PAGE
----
On February 13, 2020 new regulations of the Committee on Foreign Investment in the United States (“CFIUS”) went into effect. These rules spell out changes in CFIUS jurisdiction and practice made by the Foreign Investment Risk Review Modernization Act of 2018 (“FIRRMA”). Until the passage of FIRRMA, CFIUS jurisdiction only extended to foreign investments that resulted in a foreign party gaining control (albeit loosely defined) of a U.S. business with national security implications. Notification to CFIUS of such a transaction was optional and was undertaken primarily by parties wishing to receive advance clearance and a safe harbor from later government review or possible unwinding of the investment.
FIRRMA expands CFIUS jurisdiction to encompass even non-controlling foreign investments in U.S. businesses with certain advanced technology, critical infrastructure or sensitive personal data, or in U.S. real estate located near military or security related sites.1 It also mandates notification to CFIUS of investments in U.S. businesses that produce, design, test, manufacture, fabricate or develop products or technologies for many sensitive industries where the foreign investor would have access to critical emerging or foundational technology. Notification to CFIUS of investments with foreign government involvement is also required in certain circumstances.
Private equity funds accordingly must take care that participation by foreign persons in the fund do not render the fund itself a “foreign person” for CFIUS analysis. If it were to be treated as a foreign person, a wide range of small, non-controlling investments by the fund could potentially be subject to CFIUS jurisdiction, and, perhaps more significantly, investments in designated sensitive industries would trigger mandatory filings. To remain a U.S. entity and avoid these pitfalls, a fund must be certain that:
- It is managed by a General Partner (“GP”) who is not a foreign person or controlled by a foreign person;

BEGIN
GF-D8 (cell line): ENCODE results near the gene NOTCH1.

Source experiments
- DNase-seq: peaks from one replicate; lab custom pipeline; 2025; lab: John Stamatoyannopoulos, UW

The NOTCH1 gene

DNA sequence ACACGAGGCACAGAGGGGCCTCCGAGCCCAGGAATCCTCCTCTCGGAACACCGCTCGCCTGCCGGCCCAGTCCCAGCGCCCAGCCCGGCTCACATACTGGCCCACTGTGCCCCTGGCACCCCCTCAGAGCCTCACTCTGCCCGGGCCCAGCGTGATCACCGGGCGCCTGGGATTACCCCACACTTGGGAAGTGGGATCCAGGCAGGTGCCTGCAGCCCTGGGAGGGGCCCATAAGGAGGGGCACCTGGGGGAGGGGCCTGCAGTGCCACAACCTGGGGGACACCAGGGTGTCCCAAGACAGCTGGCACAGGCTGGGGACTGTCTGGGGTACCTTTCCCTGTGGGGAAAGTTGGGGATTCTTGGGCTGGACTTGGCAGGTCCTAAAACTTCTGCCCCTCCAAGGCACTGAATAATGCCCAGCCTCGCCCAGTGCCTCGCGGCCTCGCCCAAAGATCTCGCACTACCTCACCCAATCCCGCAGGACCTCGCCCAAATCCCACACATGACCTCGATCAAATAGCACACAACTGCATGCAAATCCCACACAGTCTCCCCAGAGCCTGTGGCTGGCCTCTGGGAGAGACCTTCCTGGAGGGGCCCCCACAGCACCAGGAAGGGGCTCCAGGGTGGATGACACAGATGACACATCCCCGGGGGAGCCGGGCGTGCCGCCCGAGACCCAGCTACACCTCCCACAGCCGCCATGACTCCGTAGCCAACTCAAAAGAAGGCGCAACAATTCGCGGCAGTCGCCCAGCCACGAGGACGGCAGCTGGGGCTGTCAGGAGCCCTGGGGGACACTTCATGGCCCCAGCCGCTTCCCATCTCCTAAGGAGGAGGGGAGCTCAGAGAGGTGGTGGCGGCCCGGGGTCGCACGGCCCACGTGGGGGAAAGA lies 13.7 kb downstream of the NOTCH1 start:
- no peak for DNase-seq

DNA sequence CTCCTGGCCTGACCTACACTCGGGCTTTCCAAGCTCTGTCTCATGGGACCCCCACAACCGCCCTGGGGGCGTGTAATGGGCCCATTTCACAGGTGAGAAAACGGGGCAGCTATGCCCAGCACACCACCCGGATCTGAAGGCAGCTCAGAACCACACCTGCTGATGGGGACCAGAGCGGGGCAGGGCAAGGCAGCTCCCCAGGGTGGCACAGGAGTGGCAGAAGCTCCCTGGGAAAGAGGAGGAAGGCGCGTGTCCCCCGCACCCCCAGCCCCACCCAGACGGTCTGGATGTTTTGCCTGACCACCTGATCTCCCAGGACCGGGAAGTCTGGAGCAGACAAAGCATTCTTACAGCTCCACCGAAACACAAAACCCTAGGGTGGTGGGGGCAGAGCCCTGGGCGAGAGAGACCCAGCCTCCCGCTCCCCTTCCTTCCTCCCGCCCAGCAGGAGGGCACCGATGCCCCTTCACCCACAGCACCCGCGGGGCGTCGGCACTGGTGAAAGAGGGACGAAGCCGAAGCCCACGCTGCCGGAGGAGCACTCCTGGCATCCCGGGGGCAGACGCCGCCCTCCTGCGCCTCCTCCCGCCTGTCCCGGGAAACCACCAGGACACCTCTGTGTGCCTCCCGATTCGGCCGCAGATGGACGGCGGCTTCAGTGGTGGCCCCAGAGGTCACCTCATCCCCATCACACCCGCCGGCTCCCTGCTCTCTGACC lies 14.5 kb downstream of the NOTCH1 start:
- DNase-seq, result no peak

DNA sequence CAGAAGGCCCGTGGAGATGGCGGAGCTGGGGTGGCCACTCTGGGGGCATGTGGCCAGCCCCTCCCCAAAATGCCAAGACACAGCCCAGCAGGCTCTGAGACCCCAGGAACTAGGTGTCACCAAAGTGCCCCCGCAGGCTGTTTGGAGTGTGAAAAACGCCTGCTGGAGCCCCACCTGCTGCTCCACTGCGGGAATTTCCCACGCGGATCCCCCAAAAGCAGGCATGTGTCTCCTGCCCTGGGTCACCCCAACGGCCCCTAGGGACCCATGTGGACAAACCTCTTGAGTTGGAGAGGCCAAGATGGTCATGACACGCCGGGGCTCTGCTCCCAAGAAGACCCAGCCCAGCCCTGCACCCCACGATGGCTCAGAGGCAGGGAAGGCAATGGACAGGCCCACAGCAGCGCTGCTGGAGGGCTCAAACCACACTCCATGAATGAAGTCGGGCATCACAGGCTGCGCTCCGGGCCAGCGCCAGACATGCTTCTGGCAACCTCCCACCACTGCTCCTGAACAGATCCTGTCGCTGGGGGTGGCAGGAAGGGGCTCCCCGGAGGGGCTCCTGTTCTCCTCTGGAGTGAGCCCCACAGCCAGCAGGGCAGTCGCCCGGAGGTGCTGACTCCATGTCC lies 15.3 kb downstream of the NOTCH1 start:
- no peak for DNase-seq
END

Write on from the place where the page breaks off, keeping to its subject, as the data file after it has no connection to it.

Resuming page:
- No foreign Limited Partner (“LP”), or any advisory committee on which the foreign LP serves, has the authority to approve, disapprove or otherwise control investment decisions of the fund, or decisions made by the GP related to the entities in which the fund is invested; and
- No foreign LP has the unilateral right to control the appointment, dismissal or compensation of the GP, or otherwise has the ability to exercise control over the GP or the fund.
Even where the fund is not treated as a foreign person, to avoid an investment in a portfolio company triggering the requirement for a mandatory CFIUS filing care must still be taken to limit the access by foreign LPs to material non-public information of the portfolio company. In addition, foreign LPs may not be accorded membership or observer rights on the board of directors nor have any involvement in the substantive decision-making of the portfolio business regarding sensitive personal data of U.S. citizens or the use of critical technology or infrastructure.
FIRRMA authorizes CFIUS to impose severe penalties on companies that fail to make mandatory filings. Receiving advice from skilled counsel when organizing a fund, and especially when contemplating the acceptance of foreign participation, is thus prudent.
1 For additional information on the new CFIUS real estate regulations, see: CFIUS Expands Its Coverage of Foreign Investments in U.S. Real Estate